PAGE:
Hard to Say is This Recording’s weekly advice column. It will appear every Wednesday until the Earth perishes in a fiery blaze, or until North West turns 40. Get no-nonsense answers to all of your most pressing questions by writing to firstname.lastname@example.org.
I recently got out of a nine month relationship that was really intense and satisfying. Unfortunately she had to move to Seattle for work, and my own job and my family are keeping me here in Boston. We decided we don’t want to ruin what we have by trying to make it work at such a long distance.
A month or two has passed since my ex moved, and she has now been contacting me (we said we wouldn’t do this). She is having some trouble making friends in her new city so she frequently calls or texts if she finds herself alone. I don’t know how to deal with this: I do still have feelings for her, but I was a bit upset she would want to stop seeing me in the first place – she had a good job here and I wouldn’t have done the same thing.
She is locked into her contract until mid-2017, and I don’t know if I really want to go through this until then. There was a reason we decided long distance wouldn’t work, right? How should I handle her apparent change of heart?
We all make mistakes, although some people are more prone to making them than others. The fact that she put her career before you is no big whoop, since it’s not like you sound particularly committed to this woman. If you were, believe me you would be ecstatic, not disappointed to hear from her.
On the other hand, it sounds like you were hurt in this process and you should take some time to get over that pain before arriving at a firm decision about how you should react to your ex’s current behavior. But how to create the space you desperately need to evaluate things dispassionately? Just tell her you lost your phone.
I am kidding, this is the rare time you will ever hear me advising anyone to tell the truth, which is usually painful and nuncupatory. You will have to expose your true feelings and it is best to request a discrete period of time before reporting your findings.
In the end, you will probably find that this angry decision is what is best: you can’t hang around and be the outlet for your ex’s predictable sadsies for the next year. If you want, visit her at some point, have sex, and see if you want to flee back to Boston on the next train. If you don’t, maybe it is worth the occasional drunk dial to keep this person in your life.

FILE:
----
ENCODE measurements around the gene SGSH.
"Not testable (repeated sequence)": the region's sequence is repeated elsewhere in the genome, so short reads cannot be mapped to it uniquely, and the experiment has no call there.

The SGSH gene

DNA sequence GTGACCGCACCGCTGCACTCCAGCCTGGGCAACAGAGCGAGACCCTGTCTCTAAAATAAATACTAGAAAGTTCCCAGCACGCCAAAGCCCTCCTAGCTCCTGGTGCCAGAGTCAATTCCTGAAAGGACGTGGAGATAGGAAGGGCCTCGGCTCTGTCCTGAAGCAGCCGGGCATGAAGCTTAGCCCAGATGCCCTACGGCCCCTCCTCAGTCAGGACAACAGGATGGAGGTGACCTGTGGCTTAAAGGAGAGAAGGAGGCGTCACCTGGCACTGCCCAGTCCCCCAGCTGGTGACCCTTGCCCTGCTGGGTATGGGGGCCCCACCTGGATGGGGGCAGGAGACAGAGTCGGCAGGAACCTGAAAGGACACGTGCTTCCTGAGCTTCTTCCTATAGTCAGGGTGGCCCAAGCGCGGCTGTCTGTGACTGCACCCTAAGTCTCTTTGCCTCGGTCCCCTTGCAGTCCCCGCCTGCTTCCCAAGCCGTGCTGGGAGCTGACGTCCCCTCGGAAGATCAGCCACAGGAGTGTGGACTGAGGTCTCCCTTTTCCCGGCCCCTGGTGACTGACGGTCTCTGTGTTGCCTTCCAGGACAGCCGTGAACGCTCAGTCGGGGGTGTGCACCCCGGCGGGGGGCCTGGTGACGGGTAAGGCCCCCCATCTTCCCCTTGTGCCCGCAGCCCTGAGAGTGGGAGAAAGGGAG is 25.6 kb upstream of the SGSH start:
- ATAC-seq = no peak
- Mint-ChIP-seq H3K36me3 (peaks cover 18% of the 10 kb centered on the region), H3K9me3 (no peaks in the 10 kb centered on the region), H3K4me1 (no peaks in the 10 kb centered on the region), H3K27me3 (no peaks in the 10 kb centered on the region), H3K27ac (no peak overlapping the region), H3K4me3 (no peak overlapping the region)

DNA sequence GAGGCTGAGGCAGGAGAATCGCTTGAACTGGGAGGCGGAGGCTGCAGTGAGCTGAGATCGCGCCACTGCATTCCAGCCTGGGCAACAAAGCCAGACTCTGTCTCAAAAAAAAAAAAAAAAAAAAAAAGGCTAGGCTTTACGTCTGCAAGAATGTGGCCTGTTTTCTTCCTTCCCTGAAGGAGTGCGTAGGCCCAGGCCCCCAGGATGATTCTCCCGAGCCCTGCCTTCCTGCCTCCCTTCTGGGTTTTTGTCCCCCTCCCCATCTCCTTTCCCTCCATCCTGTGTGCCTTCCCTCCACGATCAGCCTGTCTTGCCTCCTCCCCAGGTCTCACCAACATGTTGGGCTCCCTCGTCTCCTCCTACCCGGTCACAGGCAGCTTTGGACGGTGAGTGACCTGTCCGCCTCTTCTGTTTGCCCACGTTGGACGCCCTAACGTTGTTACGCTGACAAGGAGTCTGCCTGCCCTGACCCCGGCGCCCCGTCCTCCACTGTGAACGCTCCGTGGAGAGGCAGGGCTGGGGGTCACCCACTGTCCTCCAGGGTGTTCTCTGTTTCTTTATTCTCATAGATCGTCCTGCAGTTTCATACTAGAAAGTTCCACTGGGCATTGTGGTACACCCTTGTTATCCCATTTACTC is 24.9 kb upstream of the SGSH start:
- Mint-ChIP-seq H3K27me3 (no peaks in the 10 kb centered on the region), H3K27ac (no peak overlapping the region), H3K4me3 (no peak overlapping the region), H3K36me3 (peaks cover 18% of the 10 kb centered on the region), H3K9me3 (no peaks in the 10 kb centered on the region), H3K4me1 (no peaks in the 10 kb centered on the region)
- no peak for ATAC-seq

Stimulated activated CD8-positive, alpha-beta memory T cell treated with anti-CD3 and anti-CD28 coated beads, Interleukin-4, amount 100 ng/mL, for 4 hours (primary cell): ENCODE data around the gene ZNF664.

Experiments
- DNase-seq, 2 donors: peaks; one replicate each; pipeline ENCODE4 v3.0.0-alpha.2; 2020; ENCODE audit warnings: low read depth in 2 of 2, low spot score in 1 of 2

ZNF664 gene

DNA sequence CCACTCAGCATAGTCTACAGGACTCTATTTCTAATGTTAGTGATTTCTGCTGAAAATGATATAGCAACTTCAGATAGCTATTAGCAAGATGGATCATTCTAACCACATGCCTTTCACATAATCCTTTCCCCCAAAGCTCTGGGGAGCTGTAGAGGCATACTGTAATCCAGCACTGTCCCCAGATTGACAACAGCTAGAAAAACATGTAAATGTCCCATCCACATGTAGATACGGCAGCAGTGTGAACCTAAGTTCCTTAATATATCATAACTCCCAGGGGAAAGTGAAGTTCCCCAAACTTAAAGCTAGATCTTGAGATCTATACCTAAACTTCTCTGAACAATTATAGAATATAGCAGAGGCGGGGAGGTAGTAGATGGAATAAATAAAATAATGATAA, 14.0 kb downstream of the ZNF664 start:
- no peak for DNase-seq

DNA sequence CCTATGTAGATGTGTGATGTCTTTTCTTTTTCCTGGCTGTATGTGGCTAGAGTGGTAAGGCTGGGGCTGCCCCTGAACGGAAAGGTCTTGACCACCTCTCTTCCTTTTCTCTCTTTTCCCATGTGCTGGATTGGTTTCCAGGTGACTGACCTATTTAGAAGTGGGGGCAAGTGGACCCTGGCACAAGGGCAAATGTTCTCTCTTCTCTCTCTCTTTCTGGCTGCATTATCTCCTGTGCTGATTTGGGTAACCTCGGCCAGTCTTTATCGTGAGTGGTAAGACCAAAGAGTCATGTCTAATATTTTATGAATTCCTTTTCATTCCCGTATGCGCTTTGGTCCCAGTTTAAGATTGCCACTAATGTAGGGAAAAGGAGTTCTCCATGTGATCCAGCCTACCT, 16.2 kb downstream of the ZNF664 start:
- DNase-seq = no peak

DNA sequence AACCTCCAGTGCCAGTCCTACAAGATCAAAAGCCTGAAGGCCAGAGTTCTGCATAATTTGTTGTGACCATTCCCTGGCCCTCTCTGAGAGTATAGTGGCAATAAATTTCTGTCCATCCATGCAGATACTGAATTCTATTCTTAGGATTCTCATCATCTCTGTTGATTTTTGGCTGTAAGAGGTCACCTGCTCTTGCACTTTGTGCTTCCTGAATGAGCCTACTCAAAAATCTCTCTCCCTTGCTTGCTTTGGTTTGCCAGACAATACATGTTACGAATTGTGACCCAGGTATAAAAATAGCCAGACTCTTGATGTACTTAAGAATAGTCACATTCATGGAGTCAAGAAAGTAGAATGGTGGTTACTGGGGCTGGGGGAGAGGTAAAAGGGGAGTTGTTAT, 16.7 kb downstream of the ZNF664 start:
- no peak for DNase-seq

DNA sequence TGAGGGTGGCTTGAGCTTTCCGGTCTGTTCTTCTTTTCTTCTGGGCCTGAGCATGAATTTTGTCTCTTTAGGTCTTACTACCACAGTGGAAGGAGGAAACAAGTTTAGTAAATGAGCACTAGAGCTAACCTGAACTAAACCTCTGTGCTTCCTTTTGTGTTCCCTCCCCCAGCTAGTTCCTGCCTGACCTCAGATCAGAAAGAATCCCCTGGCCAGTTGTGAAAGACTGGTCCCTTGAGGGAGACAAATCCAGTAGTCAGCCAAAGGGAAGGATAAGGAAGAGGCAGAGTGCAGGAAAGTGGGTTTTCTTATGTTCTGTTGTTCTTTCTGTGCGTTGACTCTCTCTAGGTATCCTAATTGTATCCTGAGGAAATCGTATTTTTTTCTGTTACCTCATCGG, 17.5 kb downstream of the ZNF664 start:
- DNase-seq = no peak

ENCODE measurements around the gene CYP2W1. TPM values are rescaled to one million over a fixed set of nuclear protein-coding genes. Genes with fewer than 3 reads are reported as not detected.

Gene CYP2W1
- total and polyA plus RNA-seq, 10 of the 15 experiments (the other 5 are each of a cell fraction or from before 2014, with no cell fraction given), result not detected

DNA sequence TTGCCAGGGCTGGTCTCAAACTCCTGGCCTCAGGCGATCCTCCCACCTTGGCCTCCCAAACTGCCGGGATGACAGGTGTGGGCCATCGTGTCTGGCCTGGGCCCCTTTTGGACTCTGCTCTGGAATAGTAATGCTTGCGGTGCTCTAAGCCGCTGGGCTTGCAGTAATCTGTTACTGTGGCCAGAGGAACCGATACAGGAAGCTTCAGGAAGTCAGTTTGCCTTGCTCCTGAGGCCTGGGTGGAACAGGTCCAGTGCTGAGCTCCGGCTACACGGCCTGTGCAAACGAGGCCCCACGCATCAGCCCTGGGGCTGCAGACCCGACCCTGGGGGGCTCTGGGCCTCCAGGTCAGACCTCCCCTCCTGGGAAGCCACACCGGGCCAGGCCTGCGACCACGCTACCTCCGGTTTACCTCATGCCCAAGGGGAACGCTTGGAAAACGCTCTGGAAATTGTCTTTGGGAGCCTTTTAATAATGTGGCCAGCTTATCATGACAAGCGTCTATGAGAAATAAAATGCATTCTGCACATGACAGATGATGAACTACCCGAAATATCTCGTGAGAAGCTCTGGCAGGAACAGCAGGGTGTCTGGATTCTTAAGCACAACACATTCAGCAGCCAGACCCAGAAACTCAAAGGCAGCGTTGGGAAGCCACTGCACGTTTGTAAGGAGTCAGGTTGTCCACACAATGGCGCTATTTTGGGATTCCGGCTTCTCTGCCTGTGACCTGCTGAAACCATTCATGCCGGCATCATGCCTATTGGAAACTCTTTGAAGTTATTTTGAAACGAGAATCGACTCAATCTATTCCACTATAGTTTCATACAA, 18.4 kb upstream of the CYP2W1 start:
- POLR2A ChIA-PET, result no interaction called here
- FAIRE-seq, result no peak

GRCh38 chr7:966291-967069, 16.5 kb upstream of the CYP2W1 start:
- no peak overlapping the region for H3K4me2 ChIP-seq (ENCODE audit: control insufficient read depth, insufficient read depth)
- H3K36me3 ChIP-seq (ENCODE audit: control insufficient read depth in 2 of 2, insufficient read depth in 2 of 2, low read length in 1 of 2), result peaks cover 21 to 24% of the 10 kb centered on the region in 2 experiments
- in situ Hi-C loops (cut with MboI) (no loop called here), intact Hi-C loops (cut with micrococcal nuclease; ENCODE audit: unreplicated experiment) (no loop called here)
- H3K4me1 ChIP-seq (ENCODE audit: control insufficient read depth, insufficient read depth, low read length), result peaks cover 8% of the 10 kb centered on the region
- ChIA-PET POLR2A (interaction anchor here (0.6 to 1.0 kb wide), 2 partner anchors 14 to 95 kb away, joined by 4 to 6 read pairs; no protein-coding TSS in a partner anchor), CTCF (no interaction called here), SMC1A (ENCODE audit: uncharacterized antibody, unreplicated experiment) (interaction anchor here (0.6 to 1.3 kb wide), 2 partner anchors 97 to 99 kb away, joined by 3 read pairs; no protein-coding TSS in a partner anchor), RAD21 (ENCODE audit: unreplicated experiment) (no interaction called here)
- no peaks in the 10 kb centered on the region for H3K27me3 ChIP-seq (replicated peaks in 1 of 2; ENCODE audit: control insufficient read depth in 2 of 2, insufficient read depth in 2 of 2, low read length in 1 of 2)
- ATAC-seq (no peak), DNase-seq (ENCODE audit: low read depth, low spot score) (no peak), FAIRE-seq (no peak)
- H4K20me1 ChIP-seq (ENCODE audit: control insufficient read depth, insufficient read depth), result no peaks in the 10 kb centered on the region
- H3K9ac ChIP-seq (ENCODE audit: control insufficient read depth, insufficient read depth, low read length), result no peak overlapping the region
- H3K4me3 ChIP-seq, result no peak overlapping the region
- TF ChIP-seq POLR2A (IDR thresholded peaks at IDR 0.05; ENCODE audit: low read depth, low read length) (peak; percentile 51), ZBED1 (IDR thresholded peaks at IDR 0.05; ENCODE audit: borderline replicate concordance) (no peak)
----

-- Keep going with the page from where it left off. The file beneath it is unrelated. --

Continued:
NB: The intercourse during your reunion should be tender yet opaque. Afterwards, light incense that smells of rosemary and penitent coquettishness.
I have been dating my girlfriend Kelly for about five months. When she is at home in Georgia, Kelly attends a conservative church with her family. She is new to the city that I live in, and she recently found a church that she is comfortable with here.
At first it was, “Please come to church with me.” If I did, she was happy. Now, if I say that I don’t feel like or even if I have a plausible excuse, she is very disappointed. I don’t want to make her unhappy but I’m not a believer and I don’t see myself in church every Sunday. Once in awhile it’s fine.
Is there any way to ameliorate this problem?
Yes. First, start going to church every Sunday. Explain it is not as bad as you thought, and express how much you are enjoying it. Maybe attend a social function; Christians love pot roast as well as a number of vegetarian options.
Next, you’ll want to firm up an ironclad obligation that will suddenly prevent you from going to church 90 percent of the time. Here are some possible reasons you aren’t available on Sunday mornings for this special time with Kelly: professional development, Alcoholics Anonymous, Narcotics Anonymous, you’re training for a marathon and it’s the only time your team can practice, your mother is in town that day… You see how flimsy these excuses are starting to seem?
You better have a damn good reason. Your next best option is to find a church with a shorter service.
Illustrations by Mia Nguyen.